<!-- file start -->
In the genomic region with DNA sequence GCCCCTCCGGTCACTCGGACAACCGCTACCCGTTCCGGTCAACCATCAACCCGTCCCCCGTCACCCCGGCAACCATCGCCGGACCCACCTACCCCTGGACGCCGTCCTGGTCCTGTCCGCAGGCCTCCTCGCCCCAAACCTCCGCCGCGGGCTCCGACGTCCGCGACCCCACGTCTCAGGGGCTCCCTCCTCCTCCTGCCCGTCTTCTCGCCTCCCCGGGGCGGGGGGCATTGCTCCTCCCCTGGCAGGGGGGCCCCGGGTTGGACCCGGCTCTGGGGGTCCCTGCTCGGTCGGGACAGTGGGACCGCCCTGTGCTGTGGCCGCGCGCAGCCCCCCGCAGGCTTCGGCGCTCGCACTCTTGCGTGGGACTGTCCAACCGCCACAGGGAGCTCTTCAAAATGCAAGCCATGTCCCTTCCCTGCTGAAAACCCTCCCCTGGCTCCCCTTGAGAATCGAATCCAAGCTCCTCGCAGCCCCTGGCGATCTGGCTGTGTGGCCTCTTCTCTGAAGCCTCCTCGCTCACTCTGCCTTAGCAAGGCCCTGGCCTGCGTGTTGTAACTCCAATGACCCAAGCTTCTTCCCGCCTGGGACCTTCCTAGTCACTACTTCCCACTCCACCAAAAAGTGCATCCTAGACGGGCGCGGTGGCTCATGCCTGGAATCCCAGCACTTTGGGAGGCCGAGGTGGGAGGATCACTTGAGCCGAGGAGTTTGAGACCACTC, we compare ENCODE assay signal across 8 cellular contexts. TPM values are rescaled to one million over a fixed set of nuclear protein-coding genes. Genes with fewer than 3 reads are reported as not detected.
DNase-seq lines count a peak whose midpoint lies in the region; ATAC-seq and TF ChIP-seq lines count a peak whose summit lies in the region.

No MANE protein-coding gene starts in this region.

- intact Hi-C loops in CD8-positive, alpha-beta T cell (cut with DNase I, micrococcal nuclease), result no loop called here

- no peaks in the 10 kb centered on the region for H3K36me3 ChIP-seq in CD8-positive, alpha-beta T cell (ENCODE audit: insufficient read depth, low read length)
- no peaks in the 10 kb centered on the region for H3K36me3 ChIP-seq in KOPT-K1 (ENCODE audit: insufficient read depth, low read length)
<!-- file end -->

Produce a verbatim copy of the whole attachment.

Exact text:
In the genomic region with DNA sequence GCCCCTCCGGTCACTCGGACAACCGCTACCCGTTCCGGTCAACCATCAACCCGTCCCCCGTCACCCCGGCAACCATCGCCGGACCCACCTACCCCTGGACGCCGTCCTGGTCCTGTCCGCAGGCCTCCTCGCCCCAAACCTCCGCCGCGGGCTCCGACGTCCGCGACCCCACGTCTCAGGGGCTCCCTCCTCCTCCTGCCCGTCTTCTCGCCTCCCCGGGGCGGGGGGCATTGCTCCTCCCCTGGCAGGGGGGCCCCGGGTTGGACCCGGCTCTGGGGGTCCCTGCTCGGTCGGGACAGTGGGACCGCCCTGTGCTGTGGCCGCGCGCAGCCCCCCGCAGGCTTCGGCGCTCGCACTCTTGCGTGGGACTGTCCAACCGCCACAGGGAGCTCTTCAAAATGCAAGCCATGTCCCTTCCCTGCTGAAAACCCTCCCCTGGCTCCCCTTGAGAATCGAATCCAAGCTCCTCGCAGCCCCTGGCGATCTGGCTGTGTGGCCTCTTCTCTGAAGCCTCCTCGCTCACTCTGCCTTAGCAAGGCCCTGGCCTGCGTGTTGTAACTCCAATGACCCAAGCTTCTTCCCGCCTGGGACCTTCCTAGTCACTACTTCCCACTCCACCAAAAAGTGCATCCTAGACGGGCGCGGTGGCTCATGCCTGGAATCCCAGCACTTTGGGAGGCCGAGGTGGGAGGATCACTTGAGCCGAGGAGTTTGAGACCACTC, we compare ENCODE assay signal across 8 cellular contexts. TPM values are rescaled to one million over a fixed set of nuclear protein-coding genes. Genes with fewer than 3 reads are reported as not detected.
DNase-seq lines count a peak whose midpoint lies in the region; ATAC-seq and TF ChIP-seq lines count a peak whose summit lies in the region.

No MANE protein-coding gene starts in this region.

- intact Hi-C loops in CD8-positive, alpha-beta T cell (cut with DNase I, micrococcal nuclease), result no loop called here

- no peaks in the 10 kb centered on the region for H3K36me3 ChIP-seq in CD8-positive, alpha-beta T cell (ENCODE audit: insufficient read depth, low read length)
- no peaks in the 10 kb centered on the region for H3K36me3 ChIP-seq in KOPT-K1 (ENCODE audit: insufficient read depth, low read length)